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Updated: Aug 25, 2021

There are several emerging IoT standards, including:

* IPv6 over Low-Power Wireless Personal Area Networks (6LoWPAN) is an open standard defined by the Internet Engineering Task Force (ETF). The 6LoWPAN standard, 804.15.4, allows any low-power radio to communicate with the internet, including Bluetooth Low Energy (BLE) and Z-Wave (for home automation).

* ZigBee is a low power, low data rate wireless network, mainly used in industrial environments. ZigBee is based on the Institute of Electrical and Electronics Engineers (IEEE) 802.15.4 standard. ZigBee Alliance has created Dotdot, the universal language for IoT that enables intelligent objects to work securely on any network and understand each other.

* LiteOS is a Unix-like operating system for wireless sensor networks. LiteOS supports smartphones, wearable devices, smart manufacturing applications, smart homes, and the Internet of vehicles (iov). The operating system also serves as a smart device development platform.

* OneM2M is a machine-to-machine service layer that can be embedded in software and hardware to connect devices. The global standardization organization OneM2M was created to develop reusable standards to enable IoT applications at different verticals to communicate.

* Data delivery service (DDS) is developed by The Object Management Group (OMG) and is an IoT standard for real-time, scalable and high-performance M2M communications.

* Advanced Message Queuing Protocol (AMQP) is a published open source standard for wired asynchronous messaging. AMQP enables encrypted and interoperable messaging between organizations and decommissioned applications. The protocol is used in client-server messaging and IoT Device Management.

* Restricted application protocol (CoAP) is a protocol designed by the IETF that specifies how low-power, computing-constrained devices can work in the Internet of things.

* Long-range Wide Area Network (LoRaWAN) is a protocol for WANs designed to support large networks such as smart cities with millions of low-power devices.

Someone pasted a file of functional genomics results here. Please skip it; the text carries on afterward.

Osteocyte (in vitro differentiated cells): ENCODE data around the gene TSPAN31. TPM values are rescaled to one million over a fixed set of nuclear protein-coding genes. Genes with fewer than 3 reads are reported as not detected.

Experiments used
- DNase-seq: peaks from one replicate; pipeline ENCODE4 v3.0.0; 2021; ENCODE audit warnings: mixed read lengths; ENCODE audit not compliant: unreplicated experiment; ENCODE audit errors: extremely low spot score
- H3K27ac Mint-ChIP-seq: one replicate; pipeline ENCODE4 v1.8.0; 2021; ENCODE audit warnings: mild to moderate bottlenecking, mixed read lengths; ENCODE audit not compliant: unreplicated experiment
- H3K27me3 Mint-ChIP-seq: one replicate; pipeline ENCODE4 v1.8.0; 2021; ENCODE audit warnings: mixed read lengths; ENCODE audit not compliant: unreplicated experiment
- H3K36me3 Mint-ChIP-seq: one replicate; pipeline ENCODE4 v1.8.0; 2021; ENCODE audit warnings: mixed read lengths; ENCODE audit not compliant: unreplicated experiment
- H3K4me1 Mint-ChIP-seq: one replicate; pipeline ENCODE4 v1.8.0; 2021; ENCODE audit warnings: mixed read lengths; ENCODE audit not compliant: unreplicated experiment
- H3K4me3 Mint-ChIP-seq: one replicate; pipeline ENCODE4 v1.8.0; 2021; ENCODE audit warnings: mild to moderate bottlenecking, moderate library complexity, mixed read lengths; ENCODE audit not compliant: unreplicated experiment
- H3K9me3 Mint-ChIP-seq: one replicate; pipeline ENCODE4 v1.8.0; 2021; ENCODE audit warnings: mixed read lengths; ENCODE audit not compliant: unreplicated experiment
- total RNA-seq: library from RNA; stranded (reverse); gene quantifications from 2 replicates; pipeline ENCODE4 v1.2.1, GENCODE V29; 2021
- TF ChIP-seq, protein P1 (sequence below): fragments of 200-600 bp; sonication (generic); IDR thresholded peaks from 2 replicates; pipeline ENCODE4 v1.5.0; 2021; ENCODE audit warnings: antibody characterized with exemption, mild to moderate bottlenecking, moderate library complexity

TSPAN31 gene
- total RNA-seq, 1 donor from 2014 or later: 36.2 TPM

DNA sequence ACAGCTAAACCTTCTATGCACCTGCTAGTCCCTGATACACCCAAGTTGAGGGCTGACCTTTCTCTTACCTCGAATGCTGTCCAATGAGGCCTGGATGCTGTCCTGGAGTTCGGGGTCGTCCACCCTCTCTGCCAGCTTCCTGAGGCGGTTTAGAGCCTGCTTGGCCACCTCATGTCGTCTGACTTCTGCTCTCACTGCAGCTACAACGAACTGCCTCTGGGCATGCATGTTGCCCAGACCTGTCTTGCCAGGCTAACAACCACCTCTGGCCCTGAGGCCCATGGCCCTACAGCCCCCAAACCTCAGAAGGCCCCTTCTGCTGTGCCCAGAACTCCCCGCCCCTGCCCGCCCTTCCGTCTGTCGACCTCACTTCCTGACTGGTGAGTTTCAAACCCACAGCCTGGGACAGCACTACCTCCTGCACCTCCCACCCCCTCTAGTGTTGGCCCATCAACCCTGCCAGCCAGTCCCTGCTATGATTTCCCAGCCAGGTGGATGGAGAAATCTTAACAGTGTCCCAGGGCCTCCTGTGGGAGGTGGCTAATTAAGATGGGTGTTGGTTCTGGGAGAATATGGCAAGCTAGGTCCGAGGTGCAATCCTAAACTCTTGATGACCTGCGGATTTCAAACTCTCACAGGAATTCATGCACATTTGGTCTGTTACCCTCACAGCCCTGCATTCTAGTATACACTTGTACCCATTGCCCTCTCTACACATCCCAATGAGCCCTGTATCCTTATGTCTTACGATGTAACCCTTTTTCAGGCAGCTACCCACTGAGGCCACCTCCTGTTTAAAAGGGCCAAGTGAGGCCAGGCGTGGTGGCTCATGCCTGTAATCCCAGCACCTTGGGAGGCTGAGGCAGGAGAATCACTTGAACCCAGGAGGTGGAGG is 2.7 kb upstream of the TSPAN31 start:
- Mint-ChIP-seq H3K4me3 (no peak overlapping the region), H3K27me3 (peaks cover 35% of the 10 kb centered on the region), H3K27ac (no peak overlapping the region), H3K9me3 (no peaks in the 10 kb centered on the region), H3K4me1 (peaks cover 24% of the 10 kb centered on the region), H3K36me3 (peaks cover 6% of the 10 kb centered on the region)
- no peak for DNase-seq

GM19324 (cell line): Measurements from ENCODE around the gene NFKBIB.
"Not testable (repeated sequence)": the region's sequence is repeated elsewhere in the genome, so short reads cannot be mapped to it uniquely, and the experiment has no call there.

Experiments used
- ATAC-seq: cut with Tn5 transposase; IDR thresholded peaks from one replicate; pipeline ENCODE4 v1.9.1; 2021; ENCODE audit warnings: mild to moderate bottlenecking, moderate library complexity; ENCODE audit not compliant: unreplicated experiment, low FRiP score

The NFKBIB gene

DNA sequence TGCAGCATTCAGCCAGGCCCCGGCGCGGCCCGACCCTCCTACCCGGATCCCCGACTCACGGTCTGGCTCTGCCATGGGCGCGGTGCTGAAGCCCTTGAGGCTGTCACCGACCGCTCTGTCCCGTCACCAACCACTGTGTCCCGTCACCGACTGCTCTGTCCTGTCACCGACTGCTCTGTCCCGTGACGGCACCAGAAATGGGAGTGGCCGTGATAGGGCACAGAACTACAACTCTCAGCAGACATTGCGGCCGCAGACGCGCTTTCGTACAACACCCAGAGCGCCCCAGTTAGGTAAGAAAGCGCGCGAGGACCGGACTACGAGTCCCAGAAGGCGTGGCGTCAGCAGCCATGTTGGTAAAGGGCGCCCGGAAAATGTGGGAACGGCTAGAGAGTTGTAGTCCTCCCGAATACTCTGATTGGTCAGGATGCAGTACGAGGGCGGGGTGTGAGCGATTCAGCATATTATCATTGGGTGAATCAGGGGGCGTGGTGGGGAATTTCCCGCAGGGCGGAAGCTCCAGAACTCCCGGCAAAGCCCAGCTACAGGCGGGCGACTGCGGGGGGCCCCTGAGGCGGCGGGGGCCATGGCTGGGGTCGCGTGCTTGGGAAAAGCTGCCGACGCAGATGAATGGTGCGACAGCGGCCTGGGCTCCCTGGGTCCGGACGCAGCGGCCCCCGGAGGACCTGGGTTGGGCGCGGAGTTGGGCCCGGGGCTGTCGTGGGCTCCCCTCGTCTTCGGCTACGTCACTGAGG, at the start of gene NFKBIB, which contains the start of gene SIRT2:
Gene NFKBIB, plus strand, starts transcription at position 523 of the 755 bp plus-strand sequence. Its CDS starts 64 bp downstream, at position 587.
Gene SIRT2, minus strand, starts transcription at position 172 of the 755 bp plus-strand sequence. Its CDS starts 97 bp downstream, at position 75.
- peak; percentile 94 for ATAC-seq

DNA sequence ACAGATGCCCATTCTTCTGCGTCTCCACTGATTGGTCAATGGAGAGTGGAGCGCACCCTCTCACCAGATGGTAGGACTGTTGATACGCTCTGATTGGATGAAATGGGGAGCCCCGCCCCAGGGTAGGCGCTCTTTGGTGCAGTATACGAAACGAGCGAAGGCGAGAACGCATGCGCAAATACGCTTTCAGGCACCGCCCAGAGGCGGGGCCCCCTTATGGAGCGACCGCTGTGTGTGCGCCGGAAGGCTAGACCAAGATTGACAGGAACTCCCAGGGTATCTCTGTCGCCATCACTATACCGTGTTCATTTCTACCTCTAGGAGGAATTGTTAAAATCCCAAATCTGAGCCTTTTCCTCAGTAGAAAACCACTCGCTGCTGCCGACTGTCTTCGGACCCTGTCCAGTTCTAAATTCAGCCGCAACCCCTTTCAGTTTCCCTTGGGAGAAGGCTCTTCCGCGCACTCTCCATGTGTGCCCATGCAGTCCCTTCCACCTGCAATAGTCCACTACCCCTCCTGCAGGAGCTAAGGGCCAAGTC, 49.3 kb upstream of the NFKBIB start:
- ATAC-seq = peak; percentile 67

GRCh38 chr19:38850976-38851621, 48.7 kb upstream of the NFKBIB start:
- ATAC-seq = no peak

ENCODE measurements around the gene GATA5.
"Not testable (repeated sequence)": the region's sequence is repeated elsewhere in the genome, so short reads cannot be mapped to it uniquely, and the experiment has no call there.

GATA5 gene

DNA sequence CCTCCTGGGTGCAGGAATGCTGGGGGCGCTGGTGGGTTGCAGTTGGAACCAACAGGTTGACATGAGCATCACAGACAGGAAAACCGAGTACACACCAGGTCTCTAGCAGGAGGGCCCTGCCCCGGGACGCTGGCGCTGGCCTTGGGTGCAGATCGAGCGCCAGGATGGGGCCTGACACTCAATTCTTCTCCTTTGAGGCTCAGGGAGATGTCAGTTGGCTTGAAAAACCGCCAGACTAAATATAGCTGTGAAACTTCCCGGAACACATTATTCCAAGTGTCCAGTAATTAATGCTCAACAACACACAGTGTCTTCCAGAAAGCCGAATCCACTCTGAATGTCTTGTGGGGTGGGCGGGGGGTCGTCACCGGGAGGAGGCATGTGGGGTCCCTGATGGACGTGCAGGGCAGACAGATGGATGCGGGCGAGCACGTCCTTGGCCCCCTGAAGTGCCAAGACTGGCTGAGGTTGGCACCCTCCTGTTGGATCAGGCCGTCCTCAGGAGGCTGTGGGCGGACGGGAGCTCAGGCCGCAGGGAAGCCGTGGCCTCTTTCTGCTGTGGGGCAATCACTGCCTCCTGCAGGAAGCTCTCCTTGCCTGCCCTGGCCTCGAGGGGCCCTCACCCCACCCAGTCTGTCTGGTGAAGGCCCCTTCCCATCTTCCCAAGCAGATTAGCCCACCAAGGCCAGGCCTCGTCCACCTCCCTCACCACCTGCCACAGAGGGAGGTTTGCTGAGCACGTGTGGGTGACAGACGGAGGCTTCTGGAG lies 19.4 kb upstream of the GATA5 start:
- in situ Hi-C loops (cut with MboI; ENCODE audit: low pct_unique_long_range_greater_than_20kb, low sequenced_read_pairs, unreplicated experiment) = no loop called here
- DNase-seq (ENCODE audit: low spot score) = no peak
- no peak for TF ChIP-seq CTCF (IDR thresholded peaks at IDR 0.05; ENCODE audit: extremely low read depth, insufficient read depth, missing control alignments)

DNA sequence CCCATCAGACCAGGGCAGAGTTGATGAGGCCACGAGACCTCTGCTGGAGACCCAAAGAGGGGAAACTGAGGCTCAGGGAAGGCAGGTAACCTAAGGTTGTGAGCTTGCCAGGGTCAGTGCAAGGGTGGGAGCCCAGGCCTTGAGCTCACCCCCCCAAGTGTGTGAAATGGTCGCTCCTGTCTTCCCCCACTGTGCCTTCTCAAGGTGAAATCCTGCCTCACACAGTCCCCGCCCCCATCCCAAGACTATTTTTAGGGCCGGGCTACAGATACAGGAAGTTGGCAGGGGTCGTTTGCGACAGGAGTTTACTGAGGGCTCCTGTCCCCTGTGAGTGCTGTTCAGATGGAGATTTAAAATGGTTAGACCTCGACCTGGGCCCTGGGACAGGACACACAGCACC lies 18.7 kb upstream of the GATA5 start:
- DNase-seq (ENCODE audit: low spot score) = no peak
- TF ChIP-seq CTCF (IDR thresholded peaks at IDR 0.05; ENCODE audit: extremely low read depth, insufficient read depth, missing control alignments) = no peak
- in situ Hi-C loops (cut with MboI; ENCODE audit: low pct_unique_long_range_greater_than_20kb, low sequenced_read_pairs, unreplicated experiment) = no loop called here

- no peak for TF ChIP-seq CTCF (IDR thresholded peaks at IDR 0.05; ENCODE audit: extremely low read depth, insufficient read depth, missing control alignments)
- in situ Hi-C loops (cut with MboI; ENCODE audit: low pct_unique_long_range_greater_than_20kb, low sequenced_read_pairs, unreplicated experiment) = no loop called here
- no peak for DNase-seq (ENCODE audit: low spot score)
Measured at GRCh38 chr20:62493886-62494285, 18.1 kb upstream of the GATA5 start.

IoT frameworks include:

* Amazon Web Services (AWS) IoT is a cloud computing platform for IoT released by Amazon. This framework is designed to enable smart devices to easily connect to and securely interact with the AWS cloud and other connected devices.

* Arm Mbed IoT is a platform for developing IoT applications based on Arm microcontrollers. The purpose of the Arm Mbed IoT platform is to provide a scalable, connected and secure environment for IoT devices by integrating Mbed tools and services.

* Microsoft's Azure IoT Suite is a platform of a number of services that allow users to interact with and retrieve data from IoT devices, as well as perform and visualize various operations on data, such as multidimensional analysis, transformation, and collection.

* Google's Brillo / weave is a platform for fast implementation of IoT applications. The Platform consists of two main decks: Brillo, an Android-based operating system for the development of embedded low-power devices, and Weave, an IoT-oriented communication protocol that serves as the language of communication between the device and the cloud.

* Calvin is an open source IoT platform released by Ericsson, designed to create and manage distributed applications that allow devices to talk to each other. Calvin includes a development framework for application developers as well as a runtime environment for processing the running application.


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